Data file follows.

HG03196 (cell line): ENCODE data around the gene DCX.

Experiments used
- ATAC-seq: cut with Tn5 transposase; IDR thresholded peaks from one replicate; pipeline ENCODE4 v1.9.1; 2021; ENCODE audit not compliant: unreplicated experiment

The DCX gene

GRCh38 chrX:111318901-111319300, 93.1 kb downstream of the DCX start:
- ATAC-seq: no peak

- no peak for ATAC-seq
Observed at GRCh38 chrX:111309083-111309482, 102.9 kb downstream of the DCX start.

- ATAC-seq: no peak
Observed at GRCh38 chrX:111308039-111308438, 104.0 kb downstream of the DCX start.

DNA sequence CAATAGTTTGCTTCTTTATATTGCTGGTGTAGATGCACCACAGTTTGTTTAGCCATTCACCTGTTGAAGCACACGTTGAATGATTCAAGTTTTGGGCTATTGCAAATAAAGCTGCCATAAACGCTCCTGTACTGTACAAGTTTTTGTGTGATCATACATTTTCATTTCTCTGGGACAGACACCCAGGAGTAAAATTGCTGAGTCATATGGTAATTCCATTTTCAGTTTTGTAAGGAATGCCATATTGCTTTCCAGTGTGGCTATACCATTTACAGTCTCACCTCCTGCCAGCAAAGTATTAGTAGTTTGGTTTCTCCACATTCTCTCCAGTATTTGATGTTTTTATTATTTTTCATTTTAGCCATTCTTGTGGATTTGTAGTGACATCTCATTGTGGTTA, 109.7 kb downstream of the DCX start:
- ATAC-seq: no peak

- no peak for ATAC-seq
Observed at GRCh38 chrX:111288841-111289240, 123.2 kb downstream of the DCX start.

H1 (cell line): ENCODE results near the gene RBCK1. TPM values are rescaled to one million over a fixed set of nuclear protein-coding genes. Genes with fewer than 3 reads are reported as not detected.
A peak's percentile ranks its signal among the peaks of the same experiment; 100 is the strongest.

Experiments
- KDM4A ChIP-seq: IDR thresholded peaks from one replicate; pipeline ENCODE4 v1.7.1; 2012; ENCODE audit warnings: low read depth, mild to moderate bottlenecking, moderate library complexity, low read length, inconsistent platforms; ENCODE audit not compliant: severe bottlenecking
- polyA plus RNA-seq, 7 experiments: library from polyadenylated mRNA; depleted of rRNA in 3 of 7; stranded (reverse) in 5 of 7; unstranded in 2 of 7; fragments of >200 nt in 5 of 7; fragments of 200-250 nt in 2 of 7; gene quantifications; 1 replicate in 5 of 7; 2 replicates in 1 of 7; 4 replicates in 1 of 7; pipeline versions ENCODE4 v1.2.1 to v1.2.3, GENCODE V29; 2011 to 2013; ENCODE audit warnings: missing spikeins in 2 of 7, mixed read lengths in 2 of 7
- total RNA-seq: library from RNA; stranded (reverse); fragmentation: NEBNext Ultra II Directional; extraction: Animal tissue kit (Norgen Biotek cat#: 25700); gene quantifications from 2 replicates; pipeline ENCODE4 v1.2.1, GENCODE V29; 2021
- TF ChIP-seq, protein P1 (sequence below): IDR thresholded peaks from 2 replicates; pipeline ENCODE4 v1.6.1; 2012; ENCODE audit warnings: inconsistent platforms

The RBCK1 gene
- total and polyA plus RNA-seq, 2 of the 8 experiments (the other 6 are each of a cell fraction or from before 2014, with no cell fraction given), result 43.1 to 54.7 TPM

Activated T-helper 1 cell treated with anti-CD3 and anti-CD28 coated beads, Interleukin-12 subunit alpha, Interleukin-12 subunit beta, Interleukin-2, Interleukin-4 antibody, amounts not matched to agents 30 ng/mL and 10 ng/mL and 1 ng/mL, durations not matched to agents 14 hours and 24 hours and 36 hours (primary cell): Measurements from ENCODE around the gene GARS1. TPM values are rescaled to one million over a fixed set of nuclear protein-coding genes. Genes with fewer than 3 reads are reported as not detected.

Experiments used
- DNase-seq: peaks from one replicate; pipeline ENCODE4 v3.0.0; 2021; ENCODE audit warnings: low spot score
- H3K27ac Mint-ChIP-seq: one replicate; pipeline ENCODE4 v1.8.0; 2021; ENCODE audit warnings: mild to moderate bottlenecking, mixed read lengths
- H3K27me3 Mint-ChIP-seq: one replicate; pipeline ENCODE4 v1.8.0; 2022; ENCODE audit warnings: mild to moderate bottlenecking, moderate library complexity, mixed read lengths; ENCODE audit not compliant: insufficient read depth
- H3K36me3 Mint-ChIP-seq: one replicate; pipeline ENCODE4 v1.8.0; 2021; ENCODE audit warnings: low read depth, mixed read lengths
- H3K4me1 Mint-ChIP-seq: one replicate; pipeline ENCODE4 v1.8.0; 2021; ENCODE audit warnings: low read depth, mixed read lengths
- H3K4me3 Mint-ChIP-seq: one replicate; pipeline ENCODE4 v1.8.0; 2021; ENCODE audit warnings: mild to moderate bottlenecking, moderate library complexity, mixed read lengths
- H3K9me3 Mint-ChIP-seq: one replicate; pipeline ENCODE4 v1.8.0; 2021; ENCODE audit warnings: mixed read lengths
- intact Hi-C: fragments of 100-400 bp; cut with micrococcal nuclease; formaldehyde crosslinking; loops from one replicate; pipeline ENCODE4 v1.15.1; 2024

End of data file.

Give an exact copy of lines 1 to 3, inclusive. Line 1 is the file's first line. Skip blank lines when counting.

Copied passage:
HG03196 (cell line): ENCODE data around the gene DCX.

Experiments used
- ATAC-seq: cut with Tn5 transposase; IDR thresholded peaks from one replicate; pipeline ENCODE4 v1.9.1; 2021; ENCODE audit not compliant: unreplicated experiment